Nailed in Place
by Abha Iyengar
Nabhi is working in the bedroom, putting some screws in place for me to hang my paintings. My attempts at art have been nothing but splashes of colour, but in my eyes, my artwork breathes life. This is a new flat I have moved into, and it has oppressively white walls. It needs my paintings.
I am in the kitchen, placing old paintbrushes in a jar of white vinegar to remove the dead, dry paint, when I hear the hammer drop.
It is obvious that the work now taxes Nabhi. I have never heard him drop a hammer as long as I have known him, which is a long time. He is a carpenter with very steady and able hands.
Hearing the heavy thud, I run into the bedroom. He is standing; legs poised on the stepladder. There is something unnatural in the way he is standing. He is almost falling, his eyes staring at what seems like nothing on the wall in front.
I run up to him, and of course, my voice precedes me, sending out warning as I rush, arms outstretched. He does not hear me, and he is heading backwards, and somehow my outstretched arms meet his small, birdlike body, now heavy against my hands, and then we both fall onto the floor, but I have managed to save him, for his head is on my lap. I gently move his head away, gasping for breath. I have fallen on a bag of nails lying on the floor and they are poking my bottom through the cloth of the bag and my salwar. I get up fast, giving a quick look at my bottom, but I seem to have escaped a laceration by any nail. I look at Nabhi, his eyes and mouth wide open, not blinking, not moving.
Nabhi is still breathing. The ladder is still in place against the wall. Just above it is the hole he has made for putting the rawlplug in. From that little hole drips blood, or what looks like blood. I don’t need colour now, I think stupidly, as I watch the red spread, forming its own pattern. I walk to the kitchen, pick up my mobile, and call the hospital, saying it is an emergency. My voice is quiet and composed.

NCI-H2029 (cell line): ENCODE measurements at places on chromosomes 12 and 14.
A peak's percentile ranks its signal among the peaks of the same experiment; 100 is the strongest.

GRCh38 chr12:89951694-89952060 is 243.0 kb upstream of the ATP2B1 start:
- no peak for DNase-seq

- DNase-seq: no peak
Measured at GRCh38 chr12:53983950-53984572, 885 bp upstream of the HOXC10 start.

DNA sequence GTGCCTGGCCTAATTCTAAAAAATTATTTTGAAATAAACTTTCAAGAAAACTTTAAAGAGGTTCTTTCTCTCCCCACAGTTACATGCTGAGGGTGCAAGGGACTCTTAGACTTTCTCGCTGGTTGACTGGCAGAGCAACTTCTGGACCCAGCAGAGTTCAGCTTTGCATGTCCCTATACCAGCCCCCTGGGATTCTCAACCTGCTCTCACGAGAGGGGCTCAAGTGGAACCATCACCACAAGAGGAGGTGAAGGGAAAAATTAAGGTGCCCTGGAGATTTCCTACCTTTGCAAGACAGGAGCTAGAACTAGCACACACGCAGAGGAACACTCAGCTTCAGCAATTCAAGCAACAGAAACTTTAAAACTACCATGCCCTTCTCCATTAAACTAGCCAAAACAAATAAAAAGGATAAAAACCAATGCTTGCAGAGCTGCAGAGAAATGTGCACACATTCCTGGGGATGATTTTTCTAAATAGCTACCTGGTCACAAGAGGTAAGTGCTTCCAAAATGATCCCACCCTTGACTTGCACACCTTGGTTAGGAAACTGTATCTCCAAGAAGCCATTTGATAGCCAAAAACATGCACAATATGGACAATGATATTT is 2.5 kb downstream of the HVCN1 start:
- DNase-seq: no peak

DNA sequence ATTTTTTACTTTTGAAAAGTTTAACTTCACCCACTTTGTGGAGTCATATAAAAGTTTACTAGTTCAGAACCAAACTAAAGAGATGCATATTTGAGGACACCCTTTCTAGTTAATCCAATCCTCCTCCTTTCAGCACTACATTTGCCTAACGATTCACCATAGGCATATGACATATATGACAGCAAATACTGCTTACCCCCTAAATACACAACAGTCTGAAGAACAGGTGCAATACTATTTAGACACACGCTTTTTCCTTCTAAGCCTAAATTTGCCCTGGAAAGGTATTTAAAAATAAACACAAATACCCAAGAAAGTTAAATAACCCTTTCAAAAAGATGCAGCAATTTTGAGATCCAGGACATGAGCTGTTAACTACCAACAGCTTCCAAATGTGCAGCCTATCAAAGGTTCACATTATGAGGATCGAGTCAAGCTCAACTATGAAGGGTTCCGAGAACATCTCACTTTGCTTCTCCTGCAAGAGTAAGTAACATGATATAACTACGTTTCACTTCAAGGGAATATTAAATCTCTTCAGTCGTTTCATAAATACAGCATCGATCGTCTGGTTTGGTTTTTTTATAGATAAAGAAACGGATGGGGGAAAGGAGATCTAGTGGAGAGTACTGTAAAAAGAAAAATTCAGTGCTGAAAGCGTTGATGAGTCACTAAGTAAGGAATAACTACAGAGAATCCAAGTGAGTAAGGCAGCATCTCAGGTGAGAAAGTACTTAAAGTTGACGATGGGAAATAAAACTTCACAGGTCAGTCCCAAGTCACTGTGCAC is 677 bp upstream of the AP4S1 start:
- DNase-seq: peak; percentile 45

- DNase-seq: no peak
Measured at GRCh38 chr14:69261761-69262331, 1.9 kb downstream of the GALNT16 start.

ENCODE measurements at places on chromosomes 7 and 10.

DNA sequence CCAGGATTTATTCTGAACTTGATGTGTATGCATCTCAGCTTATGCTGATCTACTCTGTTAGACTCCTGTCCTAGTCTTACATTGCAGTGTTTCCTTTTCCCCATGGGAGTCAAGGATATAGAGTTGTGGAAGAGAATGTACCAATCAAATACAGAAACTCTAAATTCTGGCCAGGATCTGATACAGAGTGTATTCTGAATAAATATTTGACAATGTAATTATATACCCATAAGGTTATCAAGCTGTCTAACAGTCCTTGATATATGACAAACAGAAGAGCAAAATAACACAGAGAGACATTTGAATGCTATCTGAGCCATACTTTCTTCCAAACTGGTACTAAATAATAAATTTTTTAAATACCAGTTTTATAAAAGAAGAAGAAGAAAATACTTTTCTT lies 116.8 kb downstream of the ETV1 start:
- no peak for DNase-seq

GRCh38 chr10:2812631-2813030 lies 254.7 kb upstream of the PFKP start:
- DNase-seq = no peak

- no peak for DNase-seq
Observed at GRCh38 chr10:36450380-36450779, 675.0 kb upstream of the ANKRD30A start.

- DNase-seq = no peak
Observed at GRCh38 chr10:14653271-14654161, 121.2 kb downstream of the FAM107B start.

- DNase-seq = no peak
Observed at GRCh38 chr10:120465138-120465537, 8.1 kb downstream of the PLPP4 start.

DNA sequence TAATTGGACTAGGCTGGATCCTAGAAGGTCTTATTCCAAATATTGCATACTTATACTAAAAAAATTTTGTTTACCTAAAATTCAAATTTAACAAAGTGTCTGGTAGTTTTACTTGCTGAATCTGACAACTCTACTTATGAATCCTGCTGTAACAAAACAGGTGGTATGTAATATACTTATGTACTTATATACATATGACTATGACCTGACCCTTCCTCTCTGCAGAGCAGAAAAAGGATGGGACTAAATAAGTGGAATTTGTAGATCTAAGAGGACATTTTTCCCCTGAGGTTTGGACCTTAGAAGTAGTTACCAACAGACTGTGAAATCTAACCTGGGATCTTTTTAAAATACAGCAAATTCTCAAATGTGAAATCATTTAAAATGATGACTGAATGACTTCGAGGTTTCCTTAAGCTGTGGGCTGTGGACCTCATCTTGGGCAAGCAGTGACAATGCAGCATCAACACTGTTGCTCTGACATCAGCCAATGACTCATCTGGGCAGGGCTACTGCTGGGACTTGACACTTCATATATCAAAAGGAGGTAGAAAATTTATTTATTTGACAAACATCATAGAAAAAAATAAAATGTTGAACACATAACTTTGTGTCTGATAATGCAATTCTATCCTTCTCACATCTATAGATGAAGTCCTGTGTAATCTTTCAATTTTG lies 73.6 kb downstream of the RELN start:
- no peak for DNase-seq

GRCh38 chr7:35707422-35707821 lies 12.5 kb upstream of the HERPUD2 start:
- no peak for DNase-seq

I go back and sit, staring at the wall of blood, wondering whether I should call the police and tell them what I know.
My lover, sorry, dead lover, will not let me forget that I have his blood on my hands. I put a bullet through the centre of his forehead, making the tiniest of holes.
He sends me the message in different ways. I walk up to the wall and touch it. I trail my fingers along the wall. Then I wipe them against my apron.
I drag Nabhi out to the hallway. The ambulance will be here any minute.
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Abha Iyengar is an internationally published author, poet and British Council certified Creative writing facilitator. Her work has appeared in The Four Quarters Magazine, Muse India, The Asian Writer, Pure Slush, and others. Her story, “The High Stool”, was nominated for the Story South Million Writers Award. Her poem-film “Parwaaz” won a special jury prize at Patras, Greece. She won the Lavanya Sankaran fellowship 2009-10. She was a finalist in the FlashMob 2013 Flash Fiction contest. Her published works are Yearnings, Flash Bites, Shrayan, Many Fish to Fry, and The Gourd Seller and Other Stories.